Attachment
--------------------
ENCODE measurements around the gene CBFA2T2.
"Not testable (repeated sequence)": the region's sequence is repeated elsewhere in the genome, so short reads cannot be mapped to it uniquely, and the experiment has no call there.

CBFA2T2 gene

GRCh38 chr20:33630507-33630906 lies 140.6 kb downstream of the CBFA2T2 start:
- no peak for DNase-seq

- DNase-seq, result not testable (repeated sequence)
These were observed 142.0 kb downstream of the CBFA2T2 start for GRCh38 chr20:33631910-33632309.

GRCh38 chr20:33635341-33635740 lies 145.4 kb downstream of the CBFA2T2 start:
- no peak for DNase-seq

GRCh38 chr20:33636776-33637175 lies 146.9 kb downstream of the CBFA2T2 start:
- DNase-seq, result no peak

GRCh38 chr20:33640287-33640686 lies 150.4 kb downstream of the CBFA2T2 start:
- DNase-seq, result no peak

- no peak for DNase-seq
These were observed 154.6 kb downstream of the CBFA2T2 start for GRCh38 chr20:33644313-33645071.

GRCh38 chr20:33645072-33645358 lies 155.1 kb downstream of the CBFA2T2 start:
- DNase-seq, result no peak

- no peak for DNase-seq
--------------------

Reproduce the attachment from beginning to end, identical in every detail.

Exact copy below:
ENCODE measurements around the gene CBFA2T2.
"Not testable (repeated sequence)": the region's sequence is repeated elsewhere in the genome, so short reads cannot be mapped to it uniquely, and the experiment has no call there.

CBFA2T2 gene

GRCh38 chr20:33630507-33630906 lies 140.6 kb downstream of the CBFA2T2 start:
- no peak for DNase-seq

- DNase-seq, result not testable (repeated sequence)
These were observed 142.0 kb downstream of the CBFA2T2 start for GRCh38 chr20:33631910-33632309.

GRCh38 chr20:33635341-33635740 lies 145.4 kb downstream of the CBFA2T2 start:
- no peak for DNase-seq

GRCh38 chr20:33636776-33637175 lies 146.9 kb downstream of the CBFA2T2 start:
- DNase-seq, result no peak

GRCh38 chr20:33640287-33640686 lies 150.4 kb downstream of the CBFA2T2 start:
- DNase-seq, result no peak

- no peak for DNase-seq
These were observed 154.6 kb downstream of the CBFA2T2 start for GRCh38 chr20:33644313-33645071.

GRCh38 chr20:33645072-33645358 lies 155.1 kb downstream of the CBFA2T2 start:
- DNase-seq, result no peak

- no peak for DNase-seq